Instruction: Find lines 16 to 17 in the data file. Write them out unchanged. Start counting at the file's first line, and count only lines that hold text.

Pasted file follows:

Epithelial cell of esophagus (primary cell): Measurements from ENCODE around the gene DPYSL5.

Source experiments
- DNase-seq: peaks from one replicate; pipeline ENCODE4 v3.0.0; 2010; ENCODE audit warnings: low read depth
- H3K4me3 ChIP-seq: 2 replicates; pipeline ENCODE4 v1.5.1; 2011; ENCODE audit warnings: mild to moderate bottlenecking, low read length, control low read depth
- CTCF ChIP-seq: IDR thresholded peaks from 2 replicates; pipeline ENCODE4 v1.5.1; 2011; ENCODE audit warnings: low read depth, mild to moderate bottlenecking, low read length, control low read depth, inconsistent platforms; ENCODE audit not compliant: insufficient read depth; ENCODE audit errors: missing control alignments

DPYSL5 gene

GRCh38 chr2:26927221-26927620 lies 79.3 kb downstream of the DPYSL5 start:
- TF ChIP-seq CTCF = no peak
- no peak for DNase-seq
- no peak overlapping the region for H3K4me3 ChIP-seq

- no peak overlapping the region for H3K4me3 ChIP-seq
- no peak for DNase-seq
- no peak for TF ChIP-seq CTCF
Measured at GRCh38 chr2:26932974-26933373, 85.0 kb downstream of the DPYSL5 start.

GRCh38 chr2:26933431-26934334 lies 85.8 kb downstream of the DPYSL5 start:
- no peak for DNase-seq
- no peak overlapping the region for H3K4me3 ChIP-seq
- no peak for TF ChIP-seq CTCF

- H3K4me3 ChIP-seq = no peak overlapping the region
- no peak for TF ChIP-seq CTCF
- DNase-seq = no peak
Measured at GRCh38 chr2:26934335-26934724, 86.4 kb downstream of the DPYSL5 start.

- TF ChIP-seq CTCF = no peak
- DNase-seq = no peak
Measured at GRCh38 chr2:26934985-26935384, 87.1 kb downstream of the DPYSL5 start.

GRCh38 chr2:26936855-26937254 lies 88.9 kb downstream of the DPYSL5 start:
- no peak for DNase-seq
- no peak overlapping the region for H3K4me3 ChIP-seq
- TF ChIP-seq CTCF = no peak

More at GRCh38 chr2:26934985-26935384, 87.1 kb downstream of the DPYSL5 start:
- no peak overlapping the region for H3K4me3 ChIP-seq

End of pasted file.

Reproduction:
- no peak for DNase-seq
- no peak overlapping the region for H3K4me3 ChIP-seq